By Laura Barron-Lopez - 11/05/14 08:44 AM EST
Republican gains in the Senate have given Keystone XL oil pipeline supporters a filibuster-proof majority to pass a bill approving construction of the controversial pipeline.
GOP Sens.-elect Mike Rounds (S.D.), Shelley Moore Capito (W.Va.) Cory GardnerCory GardnerOvernight Defense: Senate rejects new FBI surveillance powers | Brexit vote looms | Push for new military aid deal with Israel Senators push vote to condemn Russia's 'reckless actions' Senate rejects gun control background check measures MORE (Colo.) and Joni Ernst (Iowa) are all Keystone backers.
"The election of several pro-Keystone Senators puts the passage of Keystone that much closer and shows energy projects like Keystone is a priority for our country," Ryan Bernstein, Sen. John Hoeven's (R-N.D.) chief of staff, told The Hill on Wednesday.
"We will be working with Sen. [Mitch] McConnell (R-Ky.) to get a vote on the floor shortly after the new Congress is seated," Bernstein added.
A Republican Senate could pass a clean Keystone bill outright or tether approval of the oil sands pipeline to a must-pass spending bill or broader energy package. The latter would make it harder for President Obama to veto the pipeline.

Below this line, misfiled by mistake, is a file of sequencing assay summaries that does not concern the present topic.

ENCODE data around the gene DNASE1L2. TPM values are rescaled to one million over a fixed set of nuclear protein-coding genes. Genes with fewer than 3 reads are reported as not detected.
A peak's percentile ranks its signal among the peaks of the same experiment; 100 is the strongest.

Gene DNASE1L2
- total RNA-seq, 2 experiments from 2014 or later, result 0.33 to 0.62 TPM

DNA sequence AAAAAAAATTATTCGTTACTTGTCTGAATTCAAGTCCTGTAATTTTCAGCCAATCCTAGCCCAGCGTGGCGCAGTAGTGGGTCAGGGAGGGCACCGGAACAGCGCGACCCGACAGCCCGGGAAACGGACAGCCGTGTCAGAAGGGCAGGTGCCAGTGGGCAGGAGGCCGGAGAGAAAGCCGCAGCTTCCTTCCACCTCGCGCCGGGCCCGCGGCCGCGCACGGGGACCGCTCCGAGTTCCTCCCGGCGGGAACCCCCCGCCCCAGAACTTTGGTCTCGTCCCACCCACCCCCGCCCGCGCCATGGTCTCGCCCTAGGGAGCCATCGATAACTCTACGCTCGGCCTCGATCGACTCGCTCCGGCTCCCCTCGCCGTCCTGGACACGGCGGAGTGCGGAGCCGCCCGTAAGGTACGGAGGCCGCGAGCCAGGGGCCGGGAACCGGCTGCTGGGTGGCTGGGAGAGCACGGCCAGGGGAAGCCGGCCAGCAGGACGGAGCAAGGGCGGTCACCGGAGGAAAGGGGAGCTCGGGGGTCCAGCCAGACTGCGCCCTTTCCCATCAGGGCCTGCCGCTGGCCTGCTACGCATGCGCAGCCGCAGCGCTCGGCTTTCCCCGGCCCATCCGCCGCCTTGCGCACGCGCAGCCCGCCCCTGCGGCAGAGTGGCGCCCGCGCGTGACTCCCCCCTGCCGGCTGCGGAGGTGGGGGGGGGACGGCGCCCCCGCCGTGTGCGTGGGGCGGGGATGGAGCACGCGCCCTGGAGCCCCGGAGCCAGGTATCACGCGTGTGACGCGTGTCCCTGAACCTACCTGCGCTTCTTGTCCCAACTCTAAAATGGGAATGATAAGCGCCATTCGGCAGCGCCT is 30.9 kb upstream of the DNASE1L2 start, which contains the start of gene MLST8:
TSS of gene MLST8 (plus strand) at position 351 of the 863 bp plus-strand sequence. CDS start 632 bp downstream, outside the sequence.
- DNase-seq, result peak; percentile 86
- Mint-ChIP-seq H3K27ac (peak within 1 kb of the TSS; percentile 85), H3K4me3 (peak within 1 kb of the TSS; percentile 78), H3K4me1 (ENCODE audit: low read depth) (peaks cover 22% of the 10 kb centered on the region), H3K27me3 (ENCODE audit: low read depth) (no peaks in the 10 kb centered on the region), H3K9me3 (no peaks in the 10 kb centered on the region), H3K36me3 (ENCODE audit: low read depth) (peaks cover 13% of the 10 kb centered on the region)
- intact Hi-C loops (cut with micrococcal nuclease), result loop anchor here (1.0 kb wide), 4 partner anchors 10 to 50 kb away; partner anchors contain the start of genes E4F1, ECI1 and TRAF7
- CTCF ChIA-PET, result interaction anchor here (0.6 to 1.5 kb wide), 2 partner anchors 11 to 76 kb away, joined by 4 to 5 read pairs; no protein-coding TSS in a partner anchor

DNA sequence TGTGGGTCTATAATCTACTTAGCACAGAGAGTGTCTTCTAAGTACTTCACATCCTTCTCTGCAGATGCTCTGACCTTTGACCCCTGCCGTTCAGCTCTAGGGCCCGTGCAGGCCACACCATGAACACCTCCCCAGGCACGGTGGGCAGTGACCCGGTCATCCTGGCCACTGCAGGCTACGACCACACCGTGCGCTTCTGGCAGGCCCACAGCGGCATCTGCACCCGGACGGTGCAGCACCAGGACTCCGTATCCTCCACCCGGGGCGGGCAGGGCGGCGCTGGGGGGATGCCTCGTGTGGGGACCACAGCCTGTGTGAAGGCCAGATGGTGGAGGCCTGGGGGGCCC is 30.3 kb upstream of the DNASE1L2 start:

Republicans wouldn't appear to have a veto-proof majority if Obama rejects the pipeline.
But they are getting close to 67 votes, suggesting that if they could woo a few more Democrats to their side, such as Sens. Tom Carper (Del.), Chris Coons (Del.) or Bill Nelson (Fla.), they could get there.
Republicans believe that in his final two years in office, Obama might just approve Keystone if a bill hits his desk.
“I actually think the president will sign the bill on the Keystone pipeline because I think the pressure — he’s going to be boxed in on that, and I think it’s going to happen,” Republican National Committee Chairman Reince Priebus said Tuesday on MSNBC’s “Daily Rundown.”
Obama has been under significant pressure from green groups to reject the pipeline, and there have been repeated executive delays that have put off a final decision.
Given GOP gains in the Senate, environmental groups opposed to the pipeline say they will step up their efforts even more.
“If Obama approves the pipeline, it would be a real blow to his legacy on climate. He has a lot to lose in terms of his outgoing reputation,” said Jamie Henn of 350.org. "We are itching to get back in the fight.”